This article is divided into five inter-related sections. First, it intends to introduce our theoretical framework and methodology. Second, it examines how immigration has been a trigger for the radicalisation of far-right advocates. Third, it examines how national protection functions as a ‘divine’ mission. Fourth, the ‘religiously’ motivated protection of the nation is analysed as ‘racial warfare’ against foreign ‘enemies.’ Fifth, this article provides an account of the current political landscape by examining the political remnants mentioned in the first four parts of the paper.

Theoretical Framework and Methodology

In order to obtain tools for our scrutiny, attention is paid to a phenomenon Michel Foucault (2013) called ‘regimes of truth’ (pp. 39-40). ‘Regimes of truth’ is an important concept since it allows us to try to explain why we hold certain knowledge as ‘true,’ which, in turn, serves as an explanation of how and why one can claim to ‘know’ the characteristics of another collective, culture, or society – albeit imagined. As a theoretical tool, ‘regimes of truth’ is useful when analysing political events. Mostly, the article relies on academic literature and newspaper articles.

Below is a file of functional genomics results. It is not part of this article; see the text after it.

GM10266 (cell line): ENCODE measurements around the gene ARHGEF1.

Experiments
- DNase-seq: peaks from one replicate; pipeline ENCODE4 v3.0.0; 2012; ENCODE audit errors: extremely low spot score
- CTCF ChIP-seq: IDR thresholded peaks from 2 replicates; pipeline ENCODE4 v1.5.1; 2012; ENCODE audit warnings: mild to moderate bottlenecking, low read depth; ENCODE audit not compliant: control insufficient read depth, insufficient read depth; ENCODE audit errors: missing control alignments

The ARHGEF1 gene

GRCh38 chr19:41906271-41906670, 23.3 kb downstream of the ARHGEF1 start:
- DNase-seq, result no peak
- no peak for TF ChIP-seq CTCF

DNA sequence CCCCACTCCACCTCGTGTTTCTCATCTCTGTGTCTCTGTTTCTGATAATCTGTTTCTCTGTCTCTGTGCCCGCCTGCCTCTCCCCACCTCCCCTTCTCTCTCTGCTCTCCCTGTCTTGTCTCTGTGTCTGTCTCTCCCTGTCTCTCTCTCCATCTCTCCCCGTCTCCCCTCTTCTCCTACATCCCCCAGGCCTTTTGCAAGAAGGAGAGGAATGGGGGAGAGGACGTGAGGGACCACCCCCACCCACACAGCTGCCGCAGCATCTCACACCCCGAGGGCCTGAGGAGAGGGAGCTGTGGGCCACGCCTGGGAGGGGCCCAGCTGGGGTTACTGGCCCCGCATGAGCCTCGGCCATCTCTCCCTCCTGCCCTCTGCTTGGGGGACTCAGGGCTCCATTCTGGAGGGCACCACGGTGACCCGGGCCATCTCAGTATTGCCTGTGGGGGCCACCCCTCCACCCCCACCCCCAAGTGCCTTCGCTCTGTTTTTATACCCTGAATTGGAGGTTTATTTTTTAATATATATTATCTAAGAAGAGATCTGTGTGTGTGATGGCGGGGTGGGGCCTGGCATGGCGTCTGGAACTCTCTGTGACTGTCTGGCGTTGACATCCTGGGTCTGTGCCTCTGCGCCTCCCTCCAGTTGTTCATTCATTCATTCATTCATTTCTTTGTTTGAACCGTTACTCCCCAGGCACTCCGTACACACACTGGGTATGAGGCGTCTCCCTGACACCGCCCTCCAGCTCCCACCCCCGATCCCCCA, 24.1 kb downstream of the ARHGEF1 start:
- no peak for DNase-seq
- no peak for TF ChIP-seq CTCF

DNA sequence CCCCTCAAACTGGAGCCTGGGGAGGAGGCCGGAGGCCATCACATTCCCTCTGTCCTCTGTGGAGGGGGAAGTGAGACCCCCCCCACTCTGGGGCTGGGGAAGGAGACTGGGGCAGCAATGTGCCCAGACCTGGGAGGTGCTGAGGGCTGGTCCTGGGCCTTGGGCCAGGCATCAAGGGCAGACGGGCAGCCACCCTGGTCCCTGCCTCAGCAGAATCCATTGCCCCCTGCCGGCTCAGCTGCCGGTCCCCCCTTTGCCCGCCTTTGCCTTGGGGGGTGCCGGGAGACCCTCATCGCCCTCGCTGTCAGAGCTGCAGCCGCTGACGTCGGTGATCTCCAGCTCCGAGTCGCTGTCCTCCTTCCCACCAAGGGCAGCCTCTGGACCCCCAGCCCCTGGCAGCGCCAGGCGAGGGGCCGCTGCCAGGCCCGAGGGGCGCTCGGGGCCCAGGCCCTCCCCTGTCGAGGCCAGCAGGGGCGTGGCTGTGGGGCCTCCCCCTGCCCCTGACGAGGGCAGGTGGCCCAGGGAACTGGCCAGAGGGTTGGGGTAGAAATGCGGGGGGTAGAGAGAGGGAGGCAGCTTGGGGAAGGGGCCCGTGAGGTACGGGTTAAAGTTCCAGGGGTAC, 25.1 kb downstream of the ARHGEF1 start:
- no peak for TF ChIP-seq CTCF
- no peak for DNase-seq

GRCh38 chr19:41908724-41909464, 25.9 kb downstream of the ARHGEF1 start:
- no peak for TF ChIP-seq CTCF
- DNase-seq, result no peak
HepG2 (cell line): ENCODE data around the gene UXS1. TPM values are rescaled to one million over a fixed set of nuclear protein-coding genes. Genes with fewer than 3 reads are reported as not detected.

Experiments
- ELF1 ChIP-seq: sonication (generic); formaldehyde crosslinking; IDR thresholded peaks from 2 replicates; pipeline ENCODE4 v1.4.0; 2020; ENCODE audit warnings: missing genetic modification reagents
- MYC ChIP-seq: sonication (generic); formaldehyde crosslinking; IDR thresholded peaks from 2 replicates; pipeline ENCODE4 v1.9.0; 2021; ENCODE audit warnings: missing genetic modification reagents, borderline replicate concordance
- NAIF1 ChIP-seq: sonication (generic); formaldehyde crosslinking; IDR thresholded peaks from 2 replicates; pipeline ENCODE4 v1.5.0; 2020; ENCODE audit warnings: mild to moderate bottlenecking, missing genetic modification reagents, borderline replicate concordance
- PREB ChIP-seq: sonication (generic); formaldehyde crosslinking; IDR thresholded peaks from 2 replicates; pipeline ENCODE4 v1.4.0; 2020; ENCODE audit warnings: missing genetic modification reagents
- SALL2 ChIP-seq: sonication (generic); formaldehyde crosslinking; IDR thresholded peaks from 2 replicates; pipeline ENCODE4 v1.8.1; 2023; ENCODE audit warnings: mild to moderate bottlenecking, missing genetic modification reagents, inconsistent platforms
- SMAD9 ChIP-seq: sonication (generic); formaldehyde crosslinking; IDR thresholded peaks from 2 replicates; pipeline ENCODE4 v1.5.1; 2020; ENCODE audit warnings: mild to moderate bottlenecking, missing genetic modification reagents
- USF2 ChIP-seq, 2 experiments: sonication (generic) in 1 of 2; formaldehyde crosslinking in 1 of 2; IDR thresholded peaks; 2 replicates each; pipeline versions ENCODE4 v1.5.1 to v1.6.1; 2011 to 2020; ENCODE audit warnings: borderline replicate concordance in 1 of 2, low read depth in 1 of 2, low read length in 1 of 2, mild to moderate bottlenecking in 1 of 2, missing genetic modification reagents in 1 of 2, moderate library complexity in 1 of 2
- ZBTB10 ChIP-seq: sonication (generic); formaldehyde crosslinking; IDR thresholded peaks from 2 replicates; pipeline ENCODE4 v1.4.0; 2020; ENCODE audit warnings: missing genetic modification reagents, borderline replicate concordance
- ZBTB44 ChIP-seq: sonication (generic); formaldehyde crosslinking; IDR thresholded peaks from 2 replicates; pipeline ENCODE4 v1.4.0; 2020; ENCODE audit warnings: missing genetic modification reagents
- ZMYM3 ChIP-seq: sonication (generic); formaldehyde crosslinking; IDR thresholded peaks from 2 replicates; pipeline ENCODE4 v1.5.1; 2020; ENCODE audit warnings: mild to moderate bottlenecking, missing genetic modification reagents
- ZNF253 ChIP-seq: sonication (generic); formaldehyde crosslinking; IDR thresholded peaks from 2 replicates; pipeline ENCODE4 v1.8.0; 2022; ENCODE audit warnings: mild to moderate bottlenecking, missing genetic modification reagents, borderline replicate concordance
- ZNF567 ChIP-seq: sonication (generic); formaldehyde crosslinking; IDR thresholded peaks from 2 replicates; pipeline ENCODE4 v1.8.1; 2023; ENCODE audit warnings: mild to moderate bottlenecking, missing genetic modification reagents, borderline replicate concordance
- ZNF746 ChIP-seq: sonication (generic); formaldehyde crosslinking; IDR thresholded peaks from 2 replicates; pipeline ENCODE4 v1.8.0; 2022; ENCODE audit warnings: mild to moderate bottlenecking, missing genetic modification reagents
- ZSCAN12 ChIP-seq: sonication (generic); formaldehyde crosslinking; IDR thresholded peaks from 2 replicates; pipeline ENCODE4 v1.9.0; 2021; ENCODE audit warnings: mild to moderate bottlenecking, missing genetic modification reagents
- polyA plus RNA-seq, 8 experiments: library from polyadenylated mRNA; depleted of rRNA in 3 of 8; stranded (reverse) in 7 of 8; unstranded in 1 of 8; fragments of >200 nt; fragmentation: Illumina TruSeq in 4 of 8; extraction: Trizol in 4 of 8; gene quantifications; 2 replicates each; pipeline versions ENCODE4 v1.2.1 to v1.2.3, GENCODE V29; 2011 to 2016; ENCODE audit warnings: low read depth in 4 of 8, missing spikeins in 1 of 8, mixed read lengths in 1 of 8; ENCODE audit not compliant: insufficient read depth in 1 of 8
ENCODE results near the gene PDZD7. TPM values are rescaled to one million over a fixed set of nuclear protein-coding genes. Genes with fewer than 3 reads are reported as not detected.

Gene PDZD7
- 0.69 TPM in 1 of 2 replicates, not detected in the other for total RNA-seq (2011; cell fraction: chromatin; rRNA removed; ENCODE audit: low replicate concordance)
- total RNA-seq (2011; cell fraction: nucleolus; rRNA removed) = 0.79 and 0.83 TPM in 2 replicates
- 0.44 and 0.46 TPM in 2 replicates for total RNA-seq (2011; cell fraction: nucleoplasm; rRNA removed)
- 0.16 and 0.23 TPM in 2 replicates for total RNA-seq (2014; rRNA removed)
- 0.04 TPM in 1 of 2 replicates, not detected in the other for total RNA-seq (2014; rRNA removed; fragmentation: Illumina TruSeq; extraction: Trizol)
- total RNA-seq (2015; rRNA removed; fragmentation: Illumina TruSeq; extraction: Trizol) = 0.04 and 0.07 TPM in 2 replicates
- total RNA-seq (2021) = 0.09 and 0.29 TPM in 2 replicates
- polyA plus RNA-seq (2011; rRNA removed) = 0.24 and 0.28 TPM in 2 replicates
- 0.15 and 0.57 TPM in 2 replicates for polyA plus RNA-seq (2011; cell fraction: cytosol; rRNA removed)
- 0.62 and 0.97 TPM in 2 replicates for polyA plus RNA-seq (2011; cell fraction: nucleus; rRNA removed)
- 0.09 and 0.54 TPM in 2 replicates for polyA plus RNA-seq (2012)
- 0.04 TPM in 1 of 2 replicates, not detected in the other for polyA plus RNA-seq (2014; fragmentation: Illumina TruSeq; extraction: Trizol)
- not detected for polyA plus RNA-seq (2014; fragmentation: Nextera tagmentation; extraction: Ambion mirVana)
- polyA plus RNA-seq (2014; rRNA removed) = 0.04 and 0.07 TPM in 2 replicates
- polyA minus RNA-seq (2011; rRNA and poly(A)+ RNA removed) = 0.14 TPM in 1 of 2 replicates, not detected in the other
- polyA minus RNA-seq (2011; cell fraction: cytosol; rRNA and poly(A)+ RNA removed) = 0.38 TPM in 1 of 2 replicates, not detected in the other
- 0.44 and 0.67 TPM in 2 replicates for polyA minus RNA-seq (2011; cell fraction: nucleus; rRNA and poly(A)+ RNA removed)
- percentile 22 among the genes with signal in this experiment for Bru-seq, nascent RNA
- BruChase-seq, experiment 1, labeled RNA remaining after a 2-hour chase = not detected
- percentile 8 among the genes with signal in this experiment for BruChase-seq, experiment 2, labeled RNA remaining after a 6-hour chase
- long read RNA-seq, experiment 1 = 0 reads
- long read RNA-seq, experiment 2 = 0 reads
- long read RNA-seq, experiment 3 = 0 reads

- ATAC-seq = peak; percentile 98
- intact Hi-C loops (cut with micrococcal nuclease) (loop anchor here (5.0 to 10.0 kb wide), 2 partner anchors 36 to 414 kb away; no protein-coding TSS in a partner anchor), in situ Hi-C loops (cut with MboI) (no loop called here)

Nationalism is a vast phenomenon, and hence difficult to describe accurately in an article of this size. Nevertheless, our aim is to conceptualise nationalism as an inevitable effect of modernity, which means that nationalism is a social construction, consisted of the perception that culture comes with politics (Gellner, 1986). Nationalism is, hence, not restricted to the far-right, albeit it is the scope of this article. Therefore, it is quintessential to mention that the term ‘far-right’ is used in a general way throughout this article. For example, Fascism is not, politically speaking, solely a far-right phenomenon per se if we place it on a traditional left-right political scale (tax-rates for ‘right’ citizens are in fact more leftist since the ethnically correct population ought to be privileged) but a diverse ideology (Griffin, 1993). Far-right is thus not equivalent to Fascism in this article, neither is it excluding. Rather, ‘far-right’ intends to include every actor of nationalism, Nazism, and Fascism.

Immigration: A Trigger